DNMT1 is responsible for maintaining global methylation and aberrant CGI methylation in human cancer cells, whereas DNMT3a and DNMT3b are believed to act as maintenance and de novo methyltransferases. The elevated expression of DNMT1 has been reported in colon adenocarcinomas, hepatocarcinomas, and lung cancer [40–42].
Hypermethylation of gene promoter regions leads to transcriptional repression. Tse et al.  showed that promoter methylation of tumor suppressor genes promoted carcinogenesis of colon cancer. In this study, we observed that fenofibrate treatment increased PPARA expression and decreased DNMT1 activity, accompanied with the elevated expression of a series of established tumor suppressor genes, including RASSF1A, MLH1, p21, and p27. CDKN2A mRNA and protein levels were upregulated in both HCT116 and SW480 fenofibrate-treated cells compared to controls. To confirm the hypothesis that fenofibrate abrogated the hypermethylation of CDKN2A, we detected the methylation status of its promoter using methylation-specific PCR. In reactions using methylation-specific primers, no band for methylated CDKN2A was observed in the fenofibrate-treated group. Furthermore, the expression levels of DNMT1 and CDKN2A were measured in colon cancer cells following treatment with the DNMT1 inhibitor, 5-azacytidine, and DNMT1 overexpression plasmid. The results indicated that fenofibrate functions as a repressor, similar to a methyltransferase inhibitor.
There are several reports suggesting that PPARA activation inhibits cell proliferation by targeting the cyclin-dependent kinase inhibitor, CDKN2A [43, 44]. In the present study, we found that cells treated with fenofibrate were arrested in the G1 phase, and the number of G2/M cells was reduced. Moreover, fenofibrate elevated the level of CDKN2A by suppressing DNMT1 expression, reduced the activation of cyclin D1/CDK complexes, and phosphorylated RB. Cyclin D1/CDK complexes are cell cycle-related molecules that facilitate the G1/S transition . In quiescent cells, hypophosphorylated RB protein interacts with E2F and inhibits its transcription activity. Under growth stimulation or cancerous states, cyclin-CDK complexes are activated to induce RB phosphorylation. Phosphorylated RB then releases the E2F transcription factor, which triggers the transition of the cell cycle from the G1 phase to the S phase, thereby, enabling uncontrolled cell proliferation . In summary, the RB/E2F pathway was involved in fenofibrate-mediated epigenetic changes on CDKN2A, which resulted in the alterations in cell cycle distribution.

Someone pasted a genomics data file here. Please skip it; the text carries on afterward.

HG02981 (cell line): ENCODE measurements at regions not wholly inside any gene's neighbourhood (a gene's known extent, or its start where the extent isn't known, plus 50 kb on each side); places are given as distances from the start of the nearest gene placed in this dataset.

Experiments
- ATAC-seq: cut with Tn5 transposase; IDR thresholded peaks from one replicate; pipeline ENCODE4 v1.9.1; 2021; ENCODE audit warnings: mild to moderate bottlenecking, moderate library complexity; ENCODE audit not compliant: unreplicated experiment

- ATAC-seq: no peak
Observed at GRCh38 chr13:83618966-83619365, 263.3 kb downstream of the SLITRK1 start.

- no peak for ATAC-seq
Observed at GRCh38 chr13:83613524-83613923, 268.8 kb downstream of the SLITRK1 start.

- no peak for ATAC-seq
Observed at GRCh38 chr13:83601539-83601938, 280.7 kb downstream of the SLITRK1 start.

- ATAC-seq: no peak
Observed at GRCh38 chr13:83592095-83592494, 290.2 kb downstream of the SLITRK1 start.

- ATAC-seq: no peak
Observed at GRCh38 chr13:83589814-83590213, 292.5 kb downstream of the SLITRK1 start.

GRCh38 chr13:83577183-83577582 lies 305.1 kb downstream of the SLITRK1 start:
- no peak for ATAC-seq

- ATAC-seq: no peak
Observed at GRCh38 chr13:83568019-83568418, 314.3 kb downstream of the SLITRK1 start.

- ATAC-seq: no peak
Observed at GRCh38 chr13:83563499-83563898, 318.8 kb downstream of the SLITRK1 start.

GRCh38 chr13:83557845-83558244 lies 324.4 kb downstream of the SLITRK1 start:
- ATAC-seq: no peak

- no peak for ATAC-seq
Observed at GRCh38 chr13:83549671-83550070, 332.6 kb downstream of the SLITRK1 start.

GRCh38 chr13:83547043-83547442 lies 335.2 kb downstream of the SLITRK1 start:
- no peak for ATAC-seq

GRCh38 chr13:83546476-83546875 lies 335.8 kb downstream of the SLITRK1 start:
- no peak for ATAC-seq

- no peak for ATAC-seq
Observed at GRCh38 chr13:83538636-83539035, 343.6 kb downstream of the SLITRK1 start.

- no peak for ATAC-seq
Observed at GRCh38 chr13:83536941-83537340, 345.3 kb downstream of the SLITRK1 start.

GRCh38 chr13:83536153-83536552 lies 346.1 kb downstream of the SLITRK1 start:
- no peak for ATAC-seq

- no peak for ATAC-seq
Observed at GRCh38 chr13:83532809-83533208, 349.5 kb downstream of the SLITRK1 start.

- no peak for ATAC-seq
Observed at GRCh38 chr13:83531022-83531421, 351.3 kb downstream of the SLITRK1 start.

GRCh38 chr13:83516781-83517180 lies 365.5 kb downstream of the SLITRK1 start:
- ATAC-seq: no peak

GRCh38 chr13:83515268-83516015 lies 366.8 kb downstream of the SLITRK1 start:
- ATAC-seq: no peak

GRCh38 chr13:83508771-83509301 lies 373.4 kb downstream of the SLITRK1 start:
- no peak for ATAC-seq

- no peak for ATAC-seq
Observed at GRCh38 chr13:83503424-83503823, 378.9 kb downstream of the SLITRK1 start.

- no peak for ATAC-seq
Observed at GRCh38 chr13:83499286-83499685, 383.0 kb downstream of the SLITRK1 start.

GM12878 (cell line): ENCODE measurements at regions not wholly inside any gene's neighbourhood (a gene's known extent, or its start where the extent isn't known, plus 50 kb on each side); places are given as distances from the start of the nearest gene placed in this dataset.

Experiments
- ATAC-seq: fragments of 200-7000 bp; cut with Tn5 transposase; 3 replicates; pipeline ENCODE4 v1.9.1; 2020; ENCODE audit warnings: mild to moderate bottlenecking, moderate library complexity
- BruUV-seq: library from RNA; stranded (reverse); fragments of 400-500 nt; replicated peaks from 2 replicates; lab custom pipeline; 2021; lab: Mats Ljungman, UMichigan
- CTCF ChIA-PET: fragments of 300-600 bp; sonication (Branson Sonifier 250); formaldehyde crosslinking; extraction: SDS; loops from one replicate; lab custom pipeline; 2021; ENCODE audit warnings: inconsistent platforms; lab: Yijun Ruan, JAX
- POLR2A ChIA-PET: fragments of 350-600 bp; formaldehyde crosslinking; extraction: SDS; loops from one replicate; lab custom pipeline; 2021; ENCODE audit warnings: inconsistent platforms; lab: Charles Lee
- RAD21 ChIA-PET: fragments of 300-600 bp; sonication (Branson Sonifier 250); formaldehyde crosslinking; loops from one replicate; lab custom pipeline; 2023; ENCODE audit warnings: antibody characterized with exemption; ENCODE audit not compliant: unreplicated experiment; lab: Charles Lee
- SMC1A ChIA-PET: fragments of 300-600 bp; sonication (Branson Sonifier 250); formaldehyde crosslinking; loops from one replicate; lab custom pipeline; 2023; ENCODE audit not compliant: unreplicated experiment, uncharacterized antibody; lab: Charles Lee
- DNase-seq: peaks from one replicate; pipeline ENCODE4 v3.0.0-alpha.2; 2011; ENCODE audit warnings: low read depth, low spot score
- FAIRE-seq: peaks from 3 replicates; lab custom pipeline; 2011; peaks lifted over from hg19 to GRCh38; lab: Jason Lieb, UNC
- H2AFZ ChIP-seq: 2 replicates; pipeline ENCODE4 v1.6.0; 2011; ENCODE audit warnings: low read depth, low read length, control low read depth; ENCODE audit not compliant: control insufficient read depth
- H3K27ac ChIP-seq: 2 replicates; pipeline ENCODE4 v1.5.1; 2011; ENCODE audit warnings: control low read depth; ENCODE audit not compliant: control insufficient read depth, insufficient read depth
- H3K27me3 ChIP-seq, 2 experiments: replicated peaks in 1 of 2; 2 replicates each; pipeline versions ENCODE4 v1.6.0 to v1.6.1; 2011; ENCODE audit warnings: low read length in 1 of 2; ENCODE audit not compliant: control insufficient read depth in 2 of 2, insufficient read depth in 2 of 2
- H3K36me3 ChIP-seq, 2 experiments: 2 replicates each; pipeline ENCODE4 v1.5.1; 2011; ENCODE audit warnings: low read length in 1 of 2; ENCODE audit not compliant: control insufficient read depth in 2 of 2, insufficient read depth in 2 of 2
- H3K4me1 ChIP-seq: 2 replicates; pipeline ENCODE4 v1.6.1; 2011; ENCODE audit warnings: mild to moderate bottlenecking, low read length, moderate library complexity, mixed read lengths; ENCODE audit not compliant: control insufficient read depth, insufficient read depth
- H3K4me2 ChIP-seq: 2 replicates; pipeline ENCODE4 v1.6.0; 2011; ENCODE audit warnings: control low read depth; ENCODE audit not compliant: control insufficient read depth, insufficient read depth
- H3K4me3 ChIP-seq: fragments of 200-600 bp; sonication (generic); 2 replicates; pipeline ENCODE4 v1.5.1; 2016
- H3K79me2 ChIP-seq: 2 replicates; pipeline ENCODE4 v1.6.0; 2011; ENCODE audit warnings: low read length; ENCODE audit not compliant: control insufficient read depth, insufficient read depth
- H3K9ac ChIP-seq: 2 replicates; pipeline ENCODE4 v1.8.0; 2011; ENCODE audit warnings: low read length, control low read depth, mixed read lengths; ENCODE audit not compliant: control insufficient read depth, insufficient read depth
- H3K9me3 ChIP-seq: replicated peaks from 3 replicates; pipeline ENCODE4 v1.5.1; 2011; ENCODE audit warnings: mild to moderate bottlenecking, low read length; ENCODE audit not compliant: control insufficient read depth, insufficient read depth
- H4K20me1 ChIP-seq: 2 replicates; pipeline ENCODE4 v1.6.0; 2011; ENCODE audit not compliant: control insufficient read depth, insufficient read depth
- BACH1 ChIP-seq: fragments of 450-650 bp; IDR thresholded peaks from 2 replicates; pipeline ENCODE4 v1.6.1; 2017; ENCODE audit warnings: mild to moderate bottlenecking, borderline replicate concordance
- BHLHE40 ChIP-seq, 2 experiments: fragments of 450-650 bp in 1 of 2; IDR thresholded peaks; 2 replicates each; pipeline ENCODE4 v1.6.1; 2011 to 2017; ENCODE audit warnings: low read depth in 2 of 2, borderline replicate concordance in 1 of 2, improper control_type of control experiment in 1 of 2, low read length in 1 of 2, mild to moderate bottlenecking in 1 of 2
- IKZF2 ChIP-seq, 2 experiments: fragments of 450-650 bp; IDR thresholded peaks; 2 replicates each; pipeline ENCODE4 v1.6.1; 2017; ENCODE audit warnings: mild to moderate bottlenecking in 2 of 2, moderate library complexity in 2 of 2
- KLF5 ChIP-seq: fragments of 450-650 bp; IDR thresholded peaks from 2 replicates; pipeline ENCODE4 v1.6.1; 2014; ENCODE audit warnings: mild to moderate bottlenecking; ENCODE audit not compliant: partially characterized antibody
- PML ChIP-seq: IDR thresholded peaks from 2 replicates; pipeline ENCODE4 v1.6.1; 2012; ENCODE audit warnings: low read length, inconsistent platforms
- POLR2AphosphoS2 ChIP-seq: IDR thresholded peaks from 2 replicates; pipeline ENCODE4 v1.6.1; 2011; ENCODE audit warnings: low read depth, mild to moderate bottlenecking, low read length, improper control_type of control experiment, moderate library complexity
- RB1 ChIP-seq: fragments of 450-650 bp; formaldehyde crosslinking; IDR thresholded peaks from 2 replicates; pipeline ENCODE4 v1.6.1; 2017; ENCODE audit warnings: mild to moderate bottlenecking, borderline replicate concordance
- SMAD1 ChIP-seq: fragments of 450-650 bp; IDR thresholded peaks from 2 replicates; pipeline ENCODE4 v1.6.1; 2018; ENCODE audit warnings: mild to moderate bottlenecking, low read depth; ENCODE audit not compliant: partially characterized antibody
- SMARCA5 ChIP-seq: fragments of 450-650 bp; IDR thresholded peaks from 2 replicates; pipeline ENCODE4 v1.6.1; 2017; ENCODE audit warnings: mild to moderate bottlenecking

Some studies have shown that DNMT1 cooperated directly with E2F1 and HDAC to accelerate aberrant methylation in tumors . The free E2F1 is released by phosphorylated RB and binds to its cognate sites on the DNMT1 promoter region, which played a positive role on DNMT1 expression in cell cycle process . Elevated expression of DNMT1 induced DNA hypermethylation of several tumor suppressor genes, including CDKN2A. However, conflicting results have emerged regarding the relationship between DNMT1 and E2F1. In mesenchymal stem cells, the expression of E2F1 was not correlated with that of DNMT1. Complete cell cycle arrest by serum starvation did not affect the expression of DNMT1, while E2F1 expression was decreased . The above findings revealed that DNMT1 may not be a responsive target of E2F1 during cell cycle arrest.
In the present study, we found that fenofibrate may act in a similar manner as a methylation transferase inhibitor. It reduced DNMT1 activity and E2F1 expression. The mechanistic details behind PPAR agonist on DNMT1 inhibition have not been determined. Whether DNMT1 downregulation caused decreases in free E2F1 requires further investigation.